Anecdotally, DOMS occurs more-so when training a bodypart less frequently. One day per week per bodypart more often than not results in more DOMS than when you start training more frequently, like 2 to 3 days per bodypart per week. Additionally, training each muscle group 2x per week compared to 1x results in greater muscle size improvements (9). DOMS has been demonstrated to reduce joint range of motion (2) and strength (3), as well as increasing risk of injury (10) in the short term. In my opinion, these are the main reasons why protocols resulting in excessive DOMS should be avoided; they prevent you from training as frequently, which could prevent you from gaining as much muscle and strength.

So what should I focus on instead?

Training progress measured by lifting more weight, doing a few more reps with the same weight, increasing number of total sets, or improving technique to make it more suited to the particular goal, should be the goal of most training sessions or training cycles.

Summary

Training, especially if unaccustomed to it, damages the muscle and you perceive it as soreness (6).

DOMS will occasionally be a byproduct of training, but it should never be the goal of a training session or used as an indicator that you are improving in muscle size. Focus on adding weight to the bar, adding reps, doing more sets, or improving technique, rather than chasing DOMS. That will lead to better long term gains.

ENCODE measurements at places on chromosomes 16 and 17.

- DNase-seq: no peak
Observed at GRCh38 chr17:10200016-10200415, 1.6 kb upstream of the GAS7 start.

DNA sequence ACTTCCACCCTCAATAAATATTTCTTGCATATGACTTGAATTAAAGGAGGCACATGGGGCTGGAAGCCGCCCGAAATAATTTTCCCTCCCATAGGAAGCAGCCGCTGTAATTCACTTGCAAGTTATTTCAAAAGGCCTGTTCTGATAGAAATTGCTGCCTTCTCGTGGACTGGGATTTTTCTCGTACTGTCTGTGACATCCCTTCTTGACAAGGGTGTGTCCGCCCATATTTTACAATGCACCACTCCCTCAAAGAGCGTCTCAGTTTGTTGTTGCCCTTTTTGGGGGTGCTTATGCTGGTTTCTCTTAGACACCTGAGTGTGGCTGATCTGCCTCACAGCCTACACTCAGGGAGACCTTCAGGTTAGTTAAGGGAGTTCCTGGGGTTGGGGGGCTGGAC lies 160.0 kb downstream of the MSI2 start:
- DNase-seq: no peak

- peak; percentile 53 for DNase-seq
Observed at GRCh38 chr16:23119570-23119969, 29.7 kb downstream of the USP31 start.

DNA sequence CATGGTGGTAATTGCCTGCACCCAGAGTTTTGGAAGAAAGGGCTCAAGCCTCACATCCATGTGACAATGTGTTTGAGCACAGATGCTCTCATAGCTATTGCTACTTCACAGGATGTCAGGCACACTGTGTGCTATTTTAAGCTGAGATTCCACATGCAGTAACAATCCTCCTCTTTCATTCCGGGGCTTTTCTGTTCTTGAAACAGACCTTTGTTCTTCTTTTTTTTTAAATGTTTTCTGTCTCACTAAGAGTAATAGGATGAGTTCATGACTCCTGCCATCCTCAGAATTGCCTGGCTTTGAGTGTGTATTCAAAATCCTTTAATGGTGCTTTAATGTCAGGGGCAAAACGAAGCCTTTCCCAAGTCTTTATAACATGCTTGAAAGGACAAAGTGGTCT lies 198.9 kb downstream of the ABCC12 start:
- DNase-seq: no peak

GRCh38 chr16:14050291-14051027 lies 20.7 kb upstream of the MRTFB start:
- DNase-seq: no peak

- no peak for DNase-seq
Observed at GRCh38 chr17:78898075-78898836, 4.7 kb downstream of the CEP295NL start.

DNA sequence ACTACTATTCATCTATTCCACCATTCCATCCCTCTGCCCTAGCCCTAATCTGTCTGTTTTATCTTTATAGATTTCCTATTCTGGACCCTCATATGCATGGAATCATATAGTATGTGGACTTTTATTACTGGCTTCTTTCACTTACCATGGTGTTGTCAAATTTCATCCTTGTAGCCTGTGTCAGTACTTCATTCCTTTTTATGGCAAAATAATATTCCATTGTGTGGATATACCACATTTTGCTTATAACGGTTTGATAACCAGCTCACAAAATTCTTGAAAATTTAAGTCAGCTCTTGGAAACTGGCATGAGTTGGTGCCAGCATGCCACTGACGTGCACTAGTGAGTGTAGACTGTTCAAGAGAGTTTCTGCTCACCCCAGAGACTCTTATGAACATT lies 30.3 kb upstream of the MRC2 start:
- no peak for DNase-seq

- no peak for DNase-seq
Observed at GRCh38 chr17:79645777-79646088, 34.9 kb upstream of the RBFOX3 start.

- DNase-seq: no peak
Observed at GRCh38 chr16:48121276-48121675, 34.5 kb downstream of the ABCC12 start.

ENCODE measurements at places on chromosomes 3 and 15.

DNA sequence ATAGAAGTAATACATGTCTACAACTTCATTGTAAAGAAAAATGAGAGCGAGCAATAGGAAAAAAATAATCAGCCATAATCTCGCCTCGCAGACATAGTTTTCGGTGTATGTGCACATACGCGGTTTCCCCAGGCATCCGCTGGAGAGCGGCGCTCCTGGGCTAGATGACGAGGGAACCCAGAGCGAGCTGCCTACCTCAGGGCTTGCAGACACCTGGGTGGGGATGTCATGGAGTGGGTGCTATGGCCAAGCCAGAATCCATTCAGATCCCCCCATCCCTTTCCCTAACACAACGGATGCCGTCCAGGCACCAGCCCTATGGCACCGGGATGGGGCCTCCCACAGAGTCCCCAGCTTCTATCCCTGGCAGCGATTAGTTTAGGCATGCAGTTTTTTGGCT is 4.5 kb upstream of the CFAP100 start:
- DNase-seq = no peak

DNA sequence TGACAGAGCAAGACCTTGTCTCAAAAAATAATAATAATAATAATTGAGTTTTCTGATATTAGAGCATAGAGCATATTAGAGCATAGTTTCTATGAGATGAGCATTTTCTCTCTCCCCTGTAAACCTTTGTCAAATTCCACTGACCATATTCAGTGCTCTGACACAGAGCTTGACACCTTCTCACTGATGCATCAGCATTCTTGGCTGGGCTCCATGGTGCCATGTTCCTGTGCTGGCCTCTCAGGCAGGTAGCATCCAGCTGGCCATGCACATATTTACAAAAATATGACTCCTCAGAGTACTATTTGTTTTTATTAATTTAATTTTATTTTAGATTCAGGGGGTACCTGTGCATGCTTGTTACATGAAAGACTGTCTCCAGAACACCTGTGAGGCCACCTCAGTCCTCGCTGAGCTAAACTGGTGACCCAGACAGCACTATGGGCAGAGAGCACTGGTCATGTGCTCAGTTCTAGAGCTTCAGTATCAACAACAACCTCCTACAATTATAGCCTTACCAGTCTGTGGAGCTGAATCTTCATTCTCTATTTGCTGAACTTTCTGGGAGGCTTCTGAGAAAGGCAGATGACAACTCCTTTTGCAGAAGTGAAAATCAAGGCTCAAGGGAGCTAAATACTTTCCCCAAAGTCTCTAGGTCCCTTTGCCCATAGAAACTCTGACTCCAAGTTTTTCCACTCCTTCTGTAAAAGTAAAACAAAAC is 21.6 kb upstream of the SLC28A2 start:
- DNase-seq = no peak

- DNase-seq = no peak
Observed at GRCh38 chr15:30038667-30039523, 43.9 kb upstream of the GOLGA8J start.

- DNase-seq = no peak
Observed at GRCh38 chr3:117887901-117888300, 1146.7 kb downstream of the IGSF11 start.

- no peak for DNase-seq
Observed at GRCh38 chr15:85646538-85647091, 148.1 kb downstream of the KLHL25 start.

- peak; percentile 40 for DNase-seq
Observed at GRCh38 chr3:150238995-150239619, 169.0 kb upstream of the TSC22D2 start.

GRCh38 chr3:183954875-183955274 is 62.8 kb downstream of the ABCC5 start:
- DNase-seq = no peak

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References

  1. Armstrong RB. Mechanisms of exercise-induced delayed onset muscular soreness: a brief review. Med Sci Sports Exerc. 1984;16(6):529–538.
  2. Behm DG, Chaouachi A. A review of the acute effects of static and dynamic stretching on performance. Eur J Appl Physiol. 2011;111(11):2633–2651. [CrossRef]
  3. Brown SJ, Child RB, Day SH, Donnelly AE. Indices of skeletal muscle damage and connective tissue breakdown following eccentric muscle contractions. Eur J Appl Physiol Occup Physiol. 1997;75(4):369–374. [CrossRef]
  4. Brentano, M. A., & Martins, K. L. (2011). A review on strength exercise-induced muscle damage: applications, adaptation mechanisms and limitations. The Journal of sports medicine and physical fitness, 51(1), 1-10.
  5. Byrne C, Twist C, Eston R. Neuromuscular function after exercise-induced muscle damage: theoretical and applied implications. Sports Med. 2004;34(1):49–69. [CrossRef]
  6. Cheung K, Hume P, Maxwell L. Delayed onset muscle soreness: treatment strategies and performance factors. Sports Med. 2003;33(2):145–164. [CrossRef]
  7. Flann, K. L., LaStayo, P. C., McClain, D. A., Hazel, M., & Lindstedt, S. L. (2011). Muscle damage and muscle remodeling: no pain, no gain?. The Journal of experimental biology, 214(4), 674-679.
  8. Jones, D. A., & Rutherford, O. M. (1987). Human muscle strength training: the effects of three different regimens and the nature of the resultant changes. The Journal of Physiology, 391, 1-11.
  9. Schoenfeld, B. J., Ogborn, D., & Krieger, J. W. (2016). Effects of resistance training frequency on measures of muscle hypertrophy: a systematic review and meta-analysis. Sports Medicine, 46(11), 1689-1697.
  10. Smith LL. Causes of delayed onset muscle soreness and the impact on athletic performance: a review. J Appl Sport Sci Res. 1992;6(3):135–141.